The Massachusetts Cultural Council voted this week to release a $60,400 grant to the Citi Performing Arts Center that had been tabled last year after questions were raised about the Citi Center's cutbacks to its free Shakespeare on the Common program and its decision to pay a $1.2 million bonus to its president and chief operating officer, Josiah Spaulding Jr., despite the organization's financial struggles.
Anita Walker, the MCC's executive director, said that the grant was freed up after the Citi Center presented additional information to the agency, including the results of a recent audit of its financial books and an outline of programs it hoped to present this year.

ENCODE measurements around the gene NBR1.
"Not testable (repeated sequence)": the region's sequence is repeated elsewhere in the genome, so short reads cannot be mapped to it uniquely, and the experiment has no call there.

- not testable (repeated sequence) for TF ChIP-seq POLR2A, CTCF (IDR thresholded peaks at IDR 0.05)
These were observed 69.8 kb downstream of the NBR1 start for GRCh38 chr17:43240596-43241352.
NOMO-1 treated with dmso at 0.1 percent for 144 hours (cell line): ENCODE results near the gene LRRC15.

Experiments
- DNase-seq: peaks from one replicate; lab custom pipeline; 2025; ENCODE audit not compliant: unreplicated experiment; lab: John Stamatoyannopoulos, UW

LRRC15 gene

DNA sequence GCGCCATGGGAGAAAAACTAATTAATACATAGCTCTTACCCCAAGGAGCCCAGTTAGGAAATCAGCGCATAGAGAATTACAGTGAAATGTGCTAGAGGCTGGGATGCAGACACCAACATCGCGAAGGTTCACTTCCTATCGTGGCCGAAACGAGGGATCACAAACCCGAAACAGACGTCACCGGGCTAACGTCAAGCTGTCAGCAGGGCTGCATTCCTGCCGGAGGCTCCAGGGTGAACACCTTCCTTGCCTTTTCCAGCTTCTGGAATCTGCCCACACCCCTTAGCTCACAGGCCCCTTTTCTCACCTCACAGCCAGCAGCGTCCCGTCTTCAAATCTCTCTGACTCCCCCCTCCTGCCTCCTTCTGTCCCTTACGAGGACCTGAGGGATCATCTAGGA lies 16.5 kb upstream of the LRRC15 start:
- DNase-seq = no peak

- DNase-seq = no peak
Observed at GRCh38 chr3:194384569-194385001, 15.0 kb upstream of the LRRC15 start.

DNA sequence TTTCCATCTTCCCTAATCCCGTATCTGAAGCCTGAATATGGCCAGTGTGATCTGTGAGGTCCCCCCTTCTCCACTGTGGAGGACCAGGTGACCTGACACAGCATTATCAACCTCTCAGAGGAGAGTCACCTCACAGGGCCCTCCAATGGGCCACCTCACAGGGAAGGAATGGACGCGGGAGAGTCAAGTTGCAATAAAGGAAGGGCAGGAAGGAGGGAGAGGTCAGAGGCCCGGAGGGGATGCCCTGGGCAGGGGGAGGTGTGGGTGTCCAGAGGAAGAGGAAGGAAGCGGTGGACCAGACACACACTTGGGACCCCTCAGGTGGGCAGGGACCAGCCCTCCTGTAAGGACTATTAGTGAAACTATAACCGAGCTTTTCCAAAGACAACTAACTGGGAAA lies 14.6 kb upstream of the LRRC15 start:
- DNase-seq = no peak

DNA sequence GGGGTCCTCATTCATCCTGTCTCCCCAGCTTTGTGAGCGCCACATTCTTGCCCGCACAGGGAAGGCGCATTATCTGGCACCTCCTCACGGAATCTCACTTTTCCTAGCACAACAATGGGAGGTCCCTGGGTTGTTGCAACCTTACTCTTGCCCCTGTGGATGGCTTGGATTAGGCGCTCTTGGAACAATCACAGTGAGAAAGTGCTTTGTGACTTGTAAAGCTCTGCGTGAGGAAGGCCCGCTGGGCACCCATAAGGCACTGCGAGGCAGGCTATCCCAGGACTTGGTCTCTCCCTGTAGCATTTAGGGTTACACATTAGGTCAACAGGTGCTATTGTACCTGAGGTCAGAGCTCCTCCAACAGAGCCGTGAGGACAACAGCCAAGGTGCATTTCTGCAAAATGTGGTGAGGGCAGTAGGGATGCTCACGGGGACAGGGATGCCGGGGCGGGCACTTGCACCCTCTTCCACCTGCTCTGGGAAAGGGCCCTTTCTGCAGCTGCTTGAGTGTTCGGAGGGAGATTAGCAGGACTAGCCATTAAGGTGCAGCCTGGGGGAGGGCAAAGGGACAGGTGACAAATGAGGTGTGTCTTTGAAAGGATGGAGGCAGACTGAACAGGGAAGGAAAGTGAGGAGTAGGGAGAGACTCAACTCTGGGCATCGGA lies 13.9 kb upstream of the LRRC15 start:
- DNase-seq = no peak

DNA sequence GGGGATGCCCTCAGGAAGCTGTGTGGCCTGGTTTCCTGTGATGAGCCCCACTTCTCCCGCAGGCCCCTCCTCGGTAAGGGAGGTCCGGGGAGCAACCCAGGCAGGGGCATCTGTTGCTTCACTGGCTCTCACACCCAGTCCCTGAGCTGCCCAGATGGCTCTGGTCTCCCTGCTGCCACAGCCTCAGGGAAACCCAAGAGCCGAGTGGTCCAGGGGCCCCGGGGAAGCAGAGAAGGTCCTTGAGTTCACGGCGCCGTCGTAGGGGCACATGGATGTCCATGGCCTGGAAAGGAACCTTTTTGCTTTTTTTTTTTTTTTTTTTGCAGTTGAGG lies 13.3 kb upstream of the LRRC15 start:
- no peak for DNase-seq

In December, the attorney general's office completed an inquiry of the Citi Center, stating that while there were a few "weaknesses and lapses" in the organization's procedures, the Citi Center's establishment of Spaulding's compensation was "generally consistent with what we would expect of our public charities."
Walker said that the report carried weight with the MCC.
"It was important," she said. "We decided to wait until there was a report out of the attorney general's office before we moved forward on this."
Local Arts Writer Joel Brown blogged about the Attorney General report and the absurd finding that the CPAC "is generally consistent with what we would expect of public charities:
Well, the real punchline of today's article is that the CPAC will most likely be getting their massive payday of $600,000.00 from the Cultural Facilities Fund.
It looks like the Boston Foundation would approvingly tell us that there is an option apart from just dying off...
You can merge with the CPAC.